Review: Mad Men - The Gypsy and the Hobo
by Allison Waldman, posted Oct 26th 2009 12:40AM
(S03E11) Autumn in New York, why does it feel so inviting... That's a great song, and I thought of it while watching the opening of this episode, with the Draper kids all excited about Halloween. And there was also that chill in the air between Don and Betty. Actually, the icy glare was all Betts. She was off to see her brother about selling their father's home, but what was really on Betty's mind was the contents of Don's desk drawer. More on that and gypsy and the hobo, after the jump. By the way, this was a great Mad Men episode.
Don was oblivious to Betty, even when she cryptically tipped her hand by asking him about money. Maybe Don was just too besotted with Suzanne to pick up on the signals. Suzanne had really fallen for Don, but was he feeling the same? I couldn't tell, even after he agreed to play house with her while the family was away.
While William was bitching about money and Gene's house, Betty was more interested in getting the advice of Milton, the family lawyer. Milton's advice was consistent with the times. He listened to Betty's concerns about Don's dishonesty, but once she confirmed that Don didn't hit her and that he was a good provider, Milton basically told Betty to work it out with her husband because a New York state divorce was not going to be easy or pleasant.
I still didn't think we'd get Betty confronting Don the way she did. What timing, too, with Suzanne in the car waiting for him, only to be left in the lurch. Inside the Draper house, a quiet hell was unraveling. You knew Don was rattled when he dropped his cigarette and couldn't pour a drink. In typical Don fashion, his first response to Betty's questions was "I can explain." Betty's response was even better, "I know you can. You're a very gifted storyteller."
Still, Betty couldn't help but be moved when Don brought the Dick Whitman box into their bedroom and told her the truth. And he really told it. Even the bitter truth about Don refusing to help Adam. I fully expected Don to say Adam had died in the war or an accident, but he said the word suicide and blamed himself.
The morning after, Don woke up alone and looked confused. But he put on his Don Draper disguise, kissed his family goodbye and promised to be back for trick or treating. Between Don and Betty there was an unspoken peace. They've had them before. The Drapers would endure. When Don got to the office, he called Suzanne and ended it.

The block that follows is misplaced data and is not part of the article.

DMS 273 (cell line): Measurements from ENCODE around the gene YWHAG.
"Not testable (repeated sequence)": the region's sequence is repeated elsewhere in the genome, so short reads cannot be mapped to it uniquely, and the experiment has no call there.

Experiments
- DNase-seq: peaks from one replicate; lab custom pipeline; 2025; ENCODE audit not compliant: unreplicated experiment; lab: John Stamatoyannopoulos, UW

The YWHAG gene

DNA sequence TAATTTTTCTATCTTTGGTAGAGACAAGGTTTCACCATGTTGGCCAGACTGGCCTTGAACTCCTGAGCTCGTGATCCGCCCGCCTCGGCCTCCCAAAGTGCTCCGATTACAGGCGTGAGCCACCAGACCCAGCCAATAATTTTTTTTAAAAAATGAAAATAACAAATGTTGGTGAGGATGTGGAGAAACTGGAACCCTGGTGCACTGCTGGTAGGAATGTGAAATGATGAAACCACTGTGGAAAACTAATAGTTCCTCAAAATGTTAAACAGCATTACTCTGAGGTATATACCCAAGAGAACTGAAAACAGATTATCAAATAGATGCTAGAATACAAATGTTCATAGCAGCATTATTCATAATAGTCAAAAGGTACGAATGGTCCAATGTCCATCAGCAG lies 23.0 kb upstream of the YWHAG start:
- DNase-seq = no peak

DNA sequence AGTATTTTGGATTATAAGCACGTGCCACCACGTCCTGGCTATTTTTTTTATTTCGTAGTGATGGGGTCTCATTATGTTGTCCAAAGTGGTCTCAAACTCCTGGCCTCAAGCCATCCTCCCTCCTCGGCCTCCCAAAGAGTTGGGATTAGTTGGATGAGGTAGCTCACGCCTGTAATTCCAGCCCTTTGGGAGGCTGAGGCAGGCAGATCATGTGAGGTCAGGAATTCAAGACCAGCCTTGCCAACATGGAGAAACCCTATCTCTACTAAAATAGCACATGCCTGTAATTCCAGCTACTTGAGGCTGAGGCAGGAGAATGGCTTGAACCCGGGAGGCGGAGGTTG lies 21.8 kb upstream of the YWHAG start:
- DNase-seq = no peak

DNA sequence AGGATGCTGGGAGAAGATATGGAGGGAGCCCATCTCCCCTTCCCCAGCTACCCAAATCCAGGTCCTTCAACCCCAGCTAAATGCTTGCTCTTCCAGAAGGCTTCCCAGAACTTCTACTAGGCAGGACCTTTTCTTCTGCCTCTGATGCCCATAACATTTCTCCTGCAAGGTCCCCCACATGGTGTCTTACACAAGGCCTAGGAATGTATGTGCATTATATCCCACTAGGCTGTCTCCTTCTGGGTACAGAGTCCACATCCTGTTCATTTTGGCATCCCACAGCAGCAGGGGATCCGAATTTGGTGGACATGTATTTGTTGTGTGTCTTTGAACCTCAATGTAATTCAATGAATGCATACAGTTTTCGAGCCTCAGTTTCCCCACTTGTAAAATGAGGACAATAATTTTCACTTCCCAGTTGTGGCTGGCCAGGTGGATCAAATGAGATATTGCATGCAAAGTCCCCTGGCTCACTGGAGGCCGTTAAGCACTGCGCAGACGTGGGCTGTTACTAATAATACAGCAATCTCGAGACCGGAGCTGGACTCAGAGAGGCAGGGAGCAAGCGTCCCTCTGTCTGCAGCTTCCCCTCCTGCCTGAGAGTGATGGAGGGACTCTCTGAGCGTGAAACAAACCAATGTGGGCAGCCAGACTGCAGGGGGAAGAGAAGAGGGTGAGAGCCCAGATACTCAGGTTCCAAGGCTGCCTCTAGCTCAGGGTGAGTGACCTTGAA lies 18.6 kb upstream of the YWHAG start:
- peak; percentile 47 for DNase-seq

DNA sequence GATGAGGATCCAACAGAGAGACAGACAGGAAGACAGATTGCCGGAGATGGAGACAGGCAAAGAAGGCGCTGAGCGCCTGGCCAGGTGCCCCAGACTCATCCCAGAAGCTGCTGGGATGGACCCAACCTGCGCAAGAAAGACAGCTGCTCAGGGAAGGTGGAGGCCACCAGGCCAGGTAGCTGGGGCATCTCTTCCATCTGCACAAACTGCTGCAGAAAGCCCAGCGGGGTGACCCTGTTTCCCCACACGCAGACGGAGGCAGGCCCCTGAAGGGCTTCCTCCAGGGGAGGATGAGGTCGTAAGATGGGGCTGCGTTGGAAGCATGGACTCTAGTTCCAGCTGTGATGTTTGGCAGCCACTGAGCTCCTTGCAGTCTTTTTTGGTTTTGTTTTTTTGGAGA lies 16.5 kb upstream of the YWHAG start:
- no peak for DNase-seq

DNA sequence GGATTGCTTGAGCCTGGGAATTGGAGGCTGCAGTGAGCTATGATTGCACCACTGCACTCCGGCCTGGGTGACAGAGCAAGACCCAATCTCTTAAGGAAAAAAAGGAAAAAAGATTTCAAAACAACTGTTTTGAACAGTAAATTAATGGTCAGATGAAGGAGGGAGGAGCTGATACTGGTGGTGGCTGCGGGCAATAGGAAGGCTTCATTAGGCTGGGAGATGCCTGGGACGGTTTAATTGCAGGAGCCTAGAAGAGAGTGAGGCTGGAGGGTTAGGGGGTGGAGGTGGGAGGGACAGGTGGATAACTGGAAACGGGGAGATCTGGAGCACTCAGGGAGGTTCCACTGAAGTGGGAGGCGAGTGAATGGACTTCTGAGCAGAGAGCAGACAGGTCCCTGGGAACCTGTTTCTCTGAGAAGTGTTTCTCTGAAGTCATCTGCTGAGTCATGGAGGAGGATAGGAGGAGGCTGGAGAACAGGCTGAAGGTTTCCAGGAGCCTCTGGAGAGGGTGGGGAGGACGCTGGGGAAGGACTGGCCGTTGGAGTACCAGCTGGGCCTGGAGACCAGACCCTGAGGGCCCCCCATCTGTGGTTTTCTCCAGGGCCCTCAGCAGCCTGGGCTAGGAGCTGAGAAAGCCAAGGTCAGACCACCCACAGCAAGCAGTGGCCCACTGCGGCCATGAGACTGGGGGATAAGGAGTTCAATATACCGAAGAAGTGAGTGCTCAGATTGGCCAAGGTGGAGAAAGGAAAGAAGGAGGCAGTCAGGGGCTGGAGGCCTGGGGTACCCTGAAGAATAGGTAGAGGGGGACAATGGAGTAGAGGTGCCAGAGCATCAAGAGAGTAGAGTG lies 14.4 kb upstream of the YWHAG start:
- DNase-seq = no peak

Going out with Sally and Bobby in their costumes -- as a gypsy and a hobo -- a neighbor looked at Don and Betty standing behind them, he asked, "who are you?" The camera was on Don's face. The implication was clear; Don's not even sure anymore.
As if those developments weren't enough, Joan did her best with Greg, but the dolt continued to be as much an ass as he apologized for being. He deserved to be plunked on the head with the vase for failing to recognize that Joan understood too well being passed over. The cut to Peggy at the focus group underscored the point.
Joan was surprised that Greg decided to join the Army, but was supportive. She'll still take a job if Roger's friend calls her because Joan needs to succeed. You could hear the want in her voice when she spoke to Roger.
Roger surprised me in this show, too. He really does love Jane. When Annabelle threw herself at him, I fully expected Roger to succumb. He was drunk and still interested, especially since she had broken his heart years before in what she remembered as a Casablanca romance. Roger was as bitter as Bogey in that film, but not as mean. He let Annabelle down easy. She didn't like his rejection, but I respected him for being true to Jane.
Over the end credits, after the "who are you?" on Don's face, the song "Where Is Love" from Oliver played. It's the ultimate orphan song and the perfect tune for Don in 1963. It's what drives him -- the search for love.
In 1964, when Funny Girl opens on Broadway, they can use the song "Who Are You Now?" because that'll be what Betty wonders about her spouse.